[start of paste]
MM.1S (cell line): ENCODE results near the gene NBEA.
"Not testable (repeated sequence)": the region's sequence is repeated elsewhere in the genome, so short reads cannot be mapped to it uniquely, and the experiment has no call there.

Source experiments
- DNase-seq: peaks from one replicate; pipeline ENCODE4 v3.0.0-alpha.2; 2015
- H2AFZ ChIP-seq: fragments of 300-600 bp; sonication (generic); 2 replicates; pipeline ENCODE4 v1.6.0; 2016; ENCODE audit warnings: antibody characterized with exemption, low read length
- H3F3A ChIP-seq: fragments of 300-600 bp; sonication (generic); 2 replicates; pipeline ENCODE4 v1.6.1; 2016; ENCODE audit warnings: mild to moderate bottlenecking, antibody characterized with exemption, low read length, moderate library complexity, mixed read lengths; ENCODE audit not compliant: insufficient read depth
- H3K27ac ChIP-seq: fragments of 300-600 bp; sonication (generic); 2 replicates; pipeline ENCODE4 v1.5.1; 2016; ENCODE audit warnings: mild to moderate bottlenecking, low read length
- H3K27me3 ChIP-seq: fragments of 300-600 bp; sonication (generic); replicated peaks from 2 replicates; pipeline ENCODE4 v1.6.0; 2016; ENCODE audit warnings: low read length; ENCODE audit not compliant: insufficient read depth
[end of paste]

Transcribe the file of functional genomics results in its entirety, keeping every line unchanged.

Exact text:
MM.1S (cell line): ENCODE results near the gene NBEA.
"Not testable (repeated sequence)": the region's sequence is repeated elsewhere in the genome, so short reads cannot be mapped to it uniquely, and the experiment has no call there.

Source experiments
- DNase-seq: peaks from one replicate; pipeline ENCODE4 v3.0.0-alpha.2; 2015
- H2AFZ ChIP-seq: fragments of 300-600 bp; sonication (generic); 2 replicates; pipeline ENCODE4 v1.6.0; 2016; ENCODE audit warnings: antibody characterized with exemption, low read length
- H3F3A ChIP-seq: fragments of 300-600 bp; sonication (generic); 2 replicates; pipeline ENCODE4 v1.6.1; 2016; ENCODE audit warnings: mild to moderate bottlenecking, antibody characterized with exemption, low read length, moderate library complexity, mixed read lengths; ENCODE audit not compliant: insufficient read depth
- H3K27ac ChIP-seq: fragments of 300-600 bp; sonication (generic); 2 replicates; pipeline ENCODE4 v1.5.1; 2016; ENCODE audit warnings: mild to moderate bottlenecking, low read length
- H3K27me3 ChIP-seq: fragments of 300-600 bp; sonication (generic); replicated peaks from 2 replicates; pipeline ENCODE4 v1.6.0; 2016; ENCODE audit warnings: low read length; ENCODE audit not compliant: insufficient read depth